Stop eczema itching
• Hygiene - good hygiene is imperative when fighting eczema as the skin condition can be worsened by bacteria. There is no point fighting eczema if your hygiene is not sound. This can be particularly difficult when dealing with infants as they have a tendency to touch, and taste, anything in their path!
I personally use and recommended an anti-bacterial hand gel, used in hospitals by nurses and doctors. You apply this gel to your hands and it kills 99.9% of all common bacteria's. There is no hand washing, no drying. It is like a moisturiser, but kills bacteria as soon as it is applied. This is very practical when dealing with an infant as there is no mess and can be applied by just rubbing it on their hands.
Anti-bacterial hand gel can be purchased at your local pharmacy/drug store without prescription.
• Moisturise - this is a keyword when treating eczema. Keeping your skin moist will reduce the redness, swelling and most importantly, the itching. However, no ordinary moisturising product will do, you must use quality goods that are thick and unfragranced.
Mother and son moisturizing
I personally use Diprobase, which is only available on prescription from your doctor. Diprobase is very thick and works well. Diprobase is an emollient, specifically targeted at eczema and dermatitis. It is an occlusive emollient, meaning that it restores the layer of oil on the surface of the skin to slow water loss.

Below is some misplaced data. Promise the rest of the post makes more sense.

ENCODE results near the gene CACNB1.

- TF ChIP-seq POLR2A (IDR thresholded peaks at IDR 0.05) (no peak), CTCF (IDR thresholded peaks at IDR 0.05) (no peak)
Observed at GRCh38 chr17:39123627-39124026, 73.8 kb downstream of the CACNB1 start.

• Your body - There are certain things you can do to help reduce your eczema, including keeping your body cool (heat worsens eczema) and also avoiding fragranced products, such as soap.
Using non-fragranced products and products with "sensitive" on the label will not irritate your skin. However, the ingredients in fragranced soap and e.g. regular deodorant may cause skin irritation.
• Food products - Many say dairy products (anything with regular milk in it) can contribute to your eczema. I consulted my local doctor on this and he informed me that the problem can be caused at a young age.
Sometimes mother's tend to feed their babies cow's milk before their bodies are ready for it, thus causing a reaction (eczema). One theory is that feeding your baby breast milk for longer will allow their body time to become stronger and thus be able to cope with digesting cow's milk.
• Body products - mentioned above, avoid using fragranced/scented products. There are plenty of other products you can use! One other product that can irritate the skin is the soap powder you use to wash your clothes. I personally use "NON-Biological" as it does not contain the enzymes "Biological" does. This has rapidly helped reduce the irritation of my eczema.
• Allergens - . In some cases, eczema is thought to be an allergic reaction to environmental products. You may find, for example, that the eczema on your hands is aggravated by grooming your pet. Some people with resistant eczema find it helpful to reduce exposure to a wide range of known allergens including, dust mites, moulds, grass pollens and animal fur/shed skin
Things to remember.
Eczema is a condition that can be worsened by hygiene, lack of moisture and the products you eat and use. Eczema can be helped by using the right products, most of which you will find through trial and error.
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